For Bryan, Pepperdine, and the founders of scores of other Christian colleges, the Christian worldview served as the intellectual and moral framework to give coherence to institutional policies, curriculum, and co-curriculum.
Christian colleges were not founded as research universities or as instruments to serve the national interest in agriculture, industry, and defense. It was not their purpose to change or preserve the national culture. Their aim was much less grandiose, being a direct extension of the aspirations of churches and Christian parents. It was to educate young people to live as Christians in their chosen vocations, as ministers, missionaries, teachers, and other professions. Christian colleges transforming themselves into research universities and touting their service to the nation is a recent development. Unhappily, this transformation seems always to be accompanied by a loss of Christian identity.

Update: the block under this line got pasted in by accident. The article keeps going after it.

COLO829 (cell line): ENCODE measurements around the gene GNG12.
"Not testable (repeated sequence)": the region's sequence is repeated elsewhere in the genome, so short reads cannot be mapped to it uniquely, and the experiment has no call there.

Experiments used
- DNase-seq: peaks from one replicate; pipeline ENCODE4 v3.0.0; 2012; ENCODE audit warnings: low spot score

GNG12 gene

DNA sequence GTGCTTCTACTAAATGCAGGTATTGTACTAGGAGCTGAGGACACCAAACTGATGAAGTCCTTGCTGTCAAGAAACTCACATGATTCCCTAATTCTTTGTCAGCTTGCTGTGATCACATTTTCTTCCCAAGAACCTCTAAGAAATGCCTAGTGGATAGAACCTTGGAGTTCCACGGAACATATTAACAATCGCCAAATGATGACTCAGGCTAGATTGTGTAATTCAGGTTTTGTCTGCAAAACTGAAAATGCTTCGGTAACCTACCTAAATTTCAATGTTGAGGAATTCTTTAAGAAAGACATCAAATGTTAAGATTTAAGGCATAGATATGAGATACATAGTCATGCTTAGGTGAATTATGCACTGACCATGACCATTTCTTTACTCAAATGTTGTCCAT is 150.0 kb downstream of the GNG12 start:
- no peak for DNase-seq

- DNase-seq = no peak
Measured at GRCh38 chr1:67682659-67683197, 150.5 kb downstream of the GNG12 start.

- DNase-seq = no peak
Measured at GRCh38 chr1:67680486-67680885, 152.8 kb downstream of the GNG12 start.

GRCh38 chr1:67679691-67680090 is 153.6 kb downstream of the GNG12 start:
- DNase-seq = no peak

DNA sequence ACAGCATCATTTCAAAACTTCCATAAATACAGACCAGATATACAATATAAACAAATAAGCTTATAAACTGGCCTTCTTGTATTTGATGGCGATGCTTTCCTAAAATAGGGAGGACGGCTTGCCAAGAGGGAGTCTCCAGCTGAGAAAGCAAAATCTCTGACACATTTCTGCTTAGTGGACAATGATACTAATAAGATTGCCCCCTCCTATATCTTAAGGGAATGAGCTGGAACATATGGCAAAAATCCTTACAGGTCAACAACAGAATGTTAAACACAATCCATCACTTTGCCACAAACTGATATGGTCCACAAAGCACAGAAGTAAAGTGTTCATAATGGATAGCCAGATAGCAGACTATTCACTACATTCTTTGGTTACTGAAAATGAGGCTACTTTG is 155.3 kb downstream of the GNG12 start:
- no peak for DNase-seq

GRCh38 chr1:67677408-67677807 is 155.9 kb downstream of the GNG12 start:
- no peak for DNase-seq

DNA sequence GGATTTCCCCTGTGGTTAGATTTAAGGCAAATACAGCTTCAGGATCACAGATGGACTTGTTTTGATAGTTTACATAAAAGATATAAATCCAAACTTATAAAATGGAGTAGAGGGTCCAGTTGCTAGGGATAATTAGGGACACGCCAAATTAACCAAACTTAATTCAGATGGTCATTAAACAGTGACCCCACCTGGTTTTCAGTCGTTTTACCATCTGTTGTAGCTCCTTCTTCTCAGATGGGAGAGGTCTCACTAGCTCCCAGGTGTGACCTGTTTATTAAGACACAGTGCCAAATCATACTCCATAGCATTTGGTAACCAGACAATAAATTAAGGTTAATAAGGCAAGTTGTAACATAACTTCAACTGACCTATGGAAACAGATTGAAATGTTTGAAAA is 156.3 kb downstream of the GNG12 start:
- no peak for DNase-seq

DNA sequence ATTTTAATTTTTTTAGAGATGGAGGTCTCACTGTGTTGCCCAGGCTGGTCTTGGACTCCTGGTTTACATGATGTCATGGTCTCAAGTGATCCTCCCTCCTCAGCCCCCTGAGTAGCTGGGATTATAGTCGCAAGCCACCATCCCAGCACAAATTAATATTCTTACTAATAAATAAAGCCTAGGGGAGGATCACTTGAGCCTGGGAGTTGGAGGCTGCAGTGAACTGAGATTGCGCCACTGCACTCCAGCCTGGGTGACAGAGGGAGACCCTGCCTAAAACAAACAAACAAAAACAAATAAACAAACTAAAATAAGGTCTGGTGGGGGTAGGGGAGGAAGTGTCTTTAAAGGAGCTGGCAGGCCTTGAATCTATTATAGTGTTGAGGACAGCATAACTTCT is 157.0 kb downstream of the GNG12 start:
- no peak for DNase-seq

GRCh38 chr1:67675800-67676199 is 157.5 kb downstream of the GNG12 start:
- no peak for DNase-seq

As we learned in previous articles in this series, founding the American Association of University Professors (1915) was part of an effort by leading professors at America’s top research universities to consolidate the growing demand for the professionalization of the professorate. Among their goals were creating nationwide, academic standards for higher education and cultivating an elite culture for the teaching profession. Not surprisingly, their standards and culture were those most congenial to the secular research university and the self-interests of the professors who teach there. They wished to nationalize and standardize the image of professors as secular saints devoted to discovering truth; they are courageous, unbiased, and free from all external loyalties.